The packers came last week to cart away all of our earthly belongings. It took almost two days for them to box everything up and stash it all in containers on the back of their truck.
And now, we wait. There’s still a week to go before the plane takes off with us on it. That’s just one short week to say goodbye to the people and places that we’ve come to know so well.
Our house is full of ghosts, so full I can’t stand to be in it for long. Here’s the office where I wrote these articles, Skyped my sister and changed countless diapers. Here’s the kitchen, with containers of frozen soup still stacked in the freezer as dishes dry on the counter. That empty space over there? That’s where I liked to sit and read when I had a few, rare, quiet minutes to myself.
The rocking chair is gone, too. We sat there most nights before bedtime, the baby and I. "Rockababy!" she still calls at night, pointing to the empty space where the chair once was, so we stand and rock in place next to her crib, instead. After she’s asleep for the night, I move on to the next bedroom, where the older kids and I once snuggled together to read bedtime stories. Of course, there are no more books left on the shelves to read.
It’s all over, it seems, in a flash, though I can still picture it all in my mind’s eye. Our three years in Beijing, which once seemed interminably long, are almost over and done with,
and it seems likely I’ll never again return to this place I’ve called home for so long.
The first time I stood on the Great Wall, I was stunned by its solidity. I’d somehow imagined it, all my life, as a two-dimensional picture, just as it appeared in the travel books and encyclopedias of my youth. Yet here I was, actually standing on it, shoes clacking, lungs heaving as I climbed those imposing stone steps. It was real, solid, seemingly endless.
I suppose I could find the time to drive out there and stand on the Wall one last time, commanding myself: Remember this. But the Wall has already retreated, faded, moving ghostlike into my past. I look at pictures now and I wonder: Did I really ever stand in that place? Did I really chase whiny children, sweating, down that Wall in the heat of summer? Did I ever stand there, shivering, after a snowfall? It seems impossible now.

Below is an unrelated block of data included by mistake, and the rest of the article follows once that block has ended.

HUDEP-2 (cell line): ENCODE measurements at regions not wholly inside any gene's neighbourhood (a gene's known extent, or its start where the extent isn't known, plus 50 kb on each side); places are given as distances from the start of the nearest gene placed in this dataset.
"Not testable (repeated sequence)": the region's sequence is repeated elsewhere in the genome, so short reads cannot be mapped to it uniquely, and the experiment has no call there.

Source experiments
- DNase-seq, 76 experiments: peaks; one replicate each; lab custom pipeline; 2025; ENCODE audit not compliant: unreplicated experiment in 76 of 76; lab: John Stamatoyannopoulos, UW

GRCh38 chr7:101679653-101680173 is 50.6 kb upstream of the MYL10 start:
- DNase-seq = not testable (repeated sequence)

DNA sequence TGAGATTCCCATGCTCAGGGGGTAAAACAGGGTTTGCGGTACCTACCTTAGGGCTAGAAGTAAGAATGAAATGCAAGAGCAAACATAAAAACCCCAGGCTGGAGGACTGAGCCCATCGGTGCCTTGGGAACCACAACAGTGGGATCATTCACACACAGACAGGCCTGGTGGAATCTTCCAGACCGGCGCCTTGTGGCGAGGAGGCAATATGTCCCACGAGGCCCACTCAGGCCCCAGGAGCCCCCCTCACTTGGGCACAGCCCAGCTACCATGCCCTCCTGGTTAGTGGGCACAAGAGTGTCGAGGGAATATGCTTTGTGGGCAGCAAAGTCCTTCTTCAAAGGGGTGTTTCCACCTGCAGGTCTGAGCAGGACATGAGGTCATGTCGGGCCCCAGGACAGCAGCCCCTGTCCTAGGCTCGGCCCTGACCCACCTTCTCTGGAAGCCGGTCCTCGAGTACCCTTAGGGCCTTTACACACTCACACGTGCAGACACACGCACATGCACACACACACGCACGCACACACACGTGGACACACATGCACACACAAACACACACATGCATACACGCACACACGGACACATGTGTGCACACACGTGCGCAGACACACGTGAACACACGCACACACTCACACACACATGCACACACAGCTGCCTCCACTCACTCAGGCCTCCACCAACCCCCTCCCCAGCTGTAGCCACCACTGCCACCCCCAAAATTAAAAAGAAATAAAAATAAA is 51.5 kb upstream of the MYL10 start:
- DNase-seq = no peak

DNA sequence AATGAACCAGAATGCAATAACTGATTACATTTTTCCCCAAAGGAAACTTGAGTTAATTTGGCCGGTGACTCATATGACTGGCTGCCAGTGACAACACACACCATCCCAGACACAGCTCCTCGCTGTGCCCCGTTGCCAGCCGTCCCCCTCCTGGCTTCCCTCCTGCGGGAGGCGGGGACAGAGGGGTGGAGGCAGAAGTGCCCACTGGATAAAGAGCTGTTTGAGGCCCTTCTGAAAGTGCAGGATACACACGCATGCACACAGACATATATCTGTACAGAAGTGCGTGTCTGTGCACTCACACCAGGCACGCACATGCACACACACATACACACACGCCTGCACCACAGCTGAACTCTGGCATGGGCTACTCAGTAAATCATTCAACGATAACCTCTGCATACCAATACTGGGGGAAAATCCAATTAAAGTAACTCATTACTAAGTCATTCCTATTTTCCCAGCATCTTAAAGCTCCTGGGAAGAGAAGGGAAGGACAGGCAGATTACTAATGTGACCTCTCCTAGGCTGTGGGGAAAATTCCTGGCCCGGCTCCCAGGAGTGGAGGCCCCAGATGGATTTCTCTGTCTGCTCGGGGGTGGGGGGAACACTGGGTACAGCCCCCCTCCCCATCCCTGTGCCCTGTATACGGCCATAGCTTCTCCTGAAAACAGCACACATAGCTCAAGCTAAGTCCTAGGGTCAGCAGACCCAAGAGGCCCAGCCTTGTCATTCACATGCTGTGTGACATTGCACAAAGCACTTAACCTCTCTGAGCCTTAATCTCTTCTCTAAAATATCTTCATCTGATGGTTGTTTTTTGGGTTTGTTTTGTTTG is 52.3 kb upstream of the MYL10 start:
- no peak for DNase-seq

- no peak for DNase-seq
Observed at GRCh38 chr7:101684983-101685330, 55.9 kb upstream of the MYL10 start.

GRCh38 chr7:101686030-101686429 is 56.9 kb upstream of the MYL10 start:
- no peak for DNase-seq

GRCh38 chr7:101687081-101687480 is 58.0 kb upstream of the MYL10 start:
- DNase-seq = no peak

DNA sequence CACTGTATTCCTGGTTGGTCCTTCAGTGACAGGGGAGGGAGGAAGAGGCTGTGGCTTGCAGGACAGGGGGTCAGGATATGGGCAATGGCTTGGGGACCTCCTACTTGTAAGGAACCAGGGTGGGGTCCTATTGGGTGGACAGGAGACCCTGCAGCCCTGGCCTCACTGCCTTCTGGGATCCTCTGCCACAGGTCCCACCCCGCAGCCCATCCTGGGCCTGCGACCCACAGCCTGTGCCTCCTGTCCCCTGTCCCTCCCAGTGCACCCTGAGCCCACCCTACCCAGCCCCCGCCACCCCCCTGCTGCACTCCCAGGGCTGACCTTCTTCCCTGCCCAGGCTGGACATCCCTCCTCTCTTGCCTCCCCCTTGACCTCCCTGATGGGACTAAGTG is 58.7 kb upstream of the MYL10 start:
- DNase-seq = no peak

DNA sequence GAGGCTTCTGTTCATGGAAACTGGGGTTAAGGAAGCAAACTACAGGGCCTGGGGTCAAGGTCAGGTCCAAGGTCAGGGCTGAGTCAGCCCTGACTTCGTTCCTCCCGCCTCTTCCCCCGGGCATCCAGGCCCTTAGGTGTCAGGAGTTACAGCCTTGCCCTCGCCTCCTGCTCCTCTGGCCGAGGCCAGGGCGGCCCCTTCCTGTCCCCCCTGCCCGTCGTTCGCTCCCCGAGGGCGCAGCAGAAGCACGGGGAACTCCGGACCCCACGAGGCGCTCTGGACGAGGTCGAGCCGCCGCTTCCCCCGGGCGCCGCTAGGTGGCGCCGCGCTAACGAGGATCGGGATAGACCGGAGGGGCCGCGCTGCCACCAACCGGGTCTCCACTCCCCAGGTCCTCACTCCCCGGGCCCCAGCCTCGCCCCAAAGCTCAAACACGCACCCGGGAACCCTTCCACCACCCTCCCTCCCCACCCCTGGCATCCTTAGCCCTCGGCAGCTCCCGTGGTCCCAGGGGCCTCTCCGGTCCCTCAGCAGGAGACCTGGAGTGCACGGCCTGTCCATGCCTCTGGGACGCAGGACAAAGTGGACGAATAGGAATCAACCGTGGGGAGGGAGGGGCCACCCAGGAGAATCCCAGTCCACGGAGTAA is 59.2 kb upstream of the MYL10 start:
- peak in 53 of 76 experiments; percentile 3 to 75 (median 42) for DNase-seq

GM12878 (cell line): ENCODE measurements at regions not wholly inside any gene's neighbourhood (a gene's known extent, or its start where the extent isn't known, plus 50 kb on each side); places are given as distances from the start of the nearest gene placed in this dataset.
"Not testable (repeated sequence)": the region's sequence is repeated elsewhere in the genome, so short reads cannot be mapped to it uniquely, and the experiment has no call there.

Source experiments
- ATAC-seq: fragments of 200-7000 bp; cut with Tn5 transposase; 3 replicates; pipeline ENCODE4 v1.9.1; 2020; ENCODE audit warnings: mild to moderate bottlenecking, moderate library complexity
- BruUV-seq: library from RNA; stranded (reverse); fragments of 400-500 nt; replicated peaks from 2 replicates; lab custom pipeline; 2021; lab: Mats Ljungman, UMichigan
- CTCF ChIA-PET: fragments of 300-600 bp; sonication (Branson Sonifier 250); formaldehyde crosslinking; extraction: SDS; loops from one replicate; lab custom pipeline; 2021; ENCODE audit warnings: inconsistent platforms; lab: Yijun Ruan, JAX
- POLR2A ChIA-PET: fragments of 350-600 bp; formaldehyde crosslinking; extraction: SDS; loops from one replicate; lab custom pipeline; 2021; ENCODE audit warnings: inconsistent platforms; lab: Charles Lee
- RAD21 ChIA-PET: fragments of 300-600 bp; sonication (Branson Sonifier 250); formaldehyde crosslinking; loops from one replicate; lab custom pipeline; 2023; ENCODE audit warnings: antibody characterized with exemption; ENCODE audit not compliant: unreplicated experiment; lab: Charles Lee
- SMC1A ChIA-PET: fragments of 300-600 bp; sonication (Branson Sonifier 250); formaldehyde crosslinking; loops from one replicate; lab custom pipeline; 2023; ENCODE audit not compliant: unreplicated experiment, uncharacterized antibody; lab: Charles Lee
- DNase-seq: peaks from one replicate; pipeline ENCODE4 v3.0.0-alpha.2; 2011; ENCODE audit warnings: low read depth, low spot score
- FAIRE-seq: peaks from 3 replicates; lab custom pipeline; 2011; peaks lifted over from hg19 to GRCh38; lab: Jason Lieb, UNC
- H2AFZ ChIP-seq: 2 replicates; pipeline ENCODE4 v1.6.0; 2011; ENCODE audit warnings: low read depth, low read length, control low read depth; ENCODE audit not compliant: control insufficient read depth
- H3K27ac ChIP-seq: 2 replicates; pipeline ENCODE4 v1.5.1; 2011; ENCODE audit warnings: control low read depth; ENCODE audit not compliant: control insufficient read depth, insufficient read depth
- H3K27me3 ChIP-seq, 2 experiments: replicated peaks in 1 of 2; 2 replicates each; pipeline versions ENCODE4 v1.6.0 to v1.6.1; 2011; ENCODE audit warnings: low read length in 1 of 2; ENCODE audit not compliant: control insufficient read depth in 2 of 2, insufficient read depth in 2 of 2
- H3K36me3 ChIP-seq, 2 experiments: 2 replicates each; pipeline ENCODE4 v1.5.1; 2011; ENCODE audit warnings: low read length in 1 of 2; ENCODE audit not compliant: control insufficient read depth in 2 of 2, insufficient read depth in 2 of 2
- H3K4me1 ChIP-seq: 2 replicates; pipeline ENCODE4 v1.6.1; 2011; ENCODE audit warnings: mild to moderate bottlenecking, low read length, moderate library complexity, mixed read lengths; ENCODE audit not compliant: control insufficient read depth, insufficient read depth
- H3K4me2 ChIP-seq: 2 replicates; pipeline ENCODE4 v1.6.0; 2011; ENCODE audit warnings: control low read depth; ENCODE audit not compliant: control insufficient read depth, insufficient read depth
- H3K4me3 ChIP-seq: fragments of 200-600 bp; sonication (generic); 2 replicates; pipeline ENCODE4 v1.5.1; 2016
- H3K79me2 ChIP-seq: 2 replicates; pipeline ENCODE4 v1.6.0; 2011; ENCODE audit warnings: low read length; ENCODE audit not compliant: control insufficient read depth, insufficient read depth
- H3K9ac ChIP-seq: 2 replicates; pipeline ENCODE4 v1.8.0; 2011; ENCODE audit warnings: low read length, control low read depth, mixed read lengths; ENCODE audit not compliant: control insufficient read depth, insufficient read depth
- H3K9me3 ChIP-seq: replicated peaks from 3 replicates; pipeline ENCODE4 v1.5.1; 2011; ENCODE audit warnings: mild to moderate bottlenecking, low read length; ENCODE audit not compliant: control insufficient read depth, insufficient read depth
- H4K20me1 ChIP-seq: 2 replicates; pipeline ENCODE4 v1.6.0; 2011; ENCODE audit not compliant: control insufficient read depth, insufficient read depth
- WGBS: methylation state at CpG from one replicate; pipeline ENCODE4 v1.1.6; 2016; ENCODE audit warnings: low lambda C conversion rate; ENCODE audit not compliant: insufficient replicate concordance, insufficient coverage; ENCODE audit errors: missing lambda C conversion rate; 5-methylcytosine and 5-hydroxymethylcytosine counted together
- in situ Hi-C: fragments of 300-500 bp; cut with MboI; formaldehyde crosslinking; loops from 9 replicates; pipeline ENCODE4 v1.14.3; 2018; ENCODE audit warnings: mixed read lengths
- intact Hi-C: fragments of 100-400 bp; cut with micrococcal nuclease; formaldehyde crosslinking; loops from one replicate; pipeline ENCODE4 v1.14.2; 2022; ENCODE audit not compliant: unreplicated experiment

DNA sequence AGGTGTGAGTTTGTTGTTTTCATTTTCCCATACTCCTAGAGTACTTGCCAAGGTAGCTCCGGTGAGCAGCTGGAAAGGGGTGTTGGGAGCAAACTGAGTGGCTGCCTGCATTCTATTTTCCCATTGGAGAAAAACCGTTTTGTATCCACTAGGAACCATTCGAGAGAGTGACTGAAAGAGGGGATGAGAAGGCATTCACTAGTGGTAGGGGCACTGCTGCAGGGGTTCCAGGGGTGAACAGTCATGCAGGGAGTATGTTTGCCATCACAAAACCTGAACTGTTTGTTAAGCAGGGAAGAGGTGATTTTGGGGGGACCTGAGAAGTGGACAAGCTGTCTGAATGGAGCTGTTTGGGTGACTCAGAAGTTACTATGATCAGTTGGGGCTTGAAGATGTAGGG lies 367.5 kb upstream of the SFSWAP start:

Soon another family will move into my house, making it theirs. They’ll walk right past my ghosts, oblivious to their presence. They won’t see what I saw out the kitchen window. They won’t ever plant their feet on my floors. Truly, they won’t: I’m fairly certain the house will be torn down to the studs and rebuilt after we leave, like so many others I’ve seen in our little compound. The house will have new floors, new cabinets, fresh paint. My ghosts will remain, invisible to all.
And me? I’ll be in a new house, trampling someone else’s vacated space, in Amman, Jordan. I’ll have to start all over again, with a new language, new schools, new shops and – hopefully – new friends.
China is over for me. Oh, but the friends I’ve made! I could use half of this column just listing the people who’ve come to inhabit my heart. These past three years have challenged me in ways I never could have expected. China has pushed me, even broken me in some ways, but I think I’ve pieced myself back together relatively well – better, even, thanks to my experiences here.
So I’m ready. I’m pulling out the tiny roots I’ve been so carefully tending, preparing to transplant them into the sandy soil of Jordan. The ghosts I’ll leave behind for you. You might not notice them, but I’ll always know they’re there.
Donna Scaramastra Gorman is a freelance writer and mother of four who has lived in Beijing for the last three years. Her work has been published in Newsweek, The Washington Post and The Christian Science Monitor. You can follow her adventures in Jordan through her blog at http://emailfromtheembassy.blogspot.com.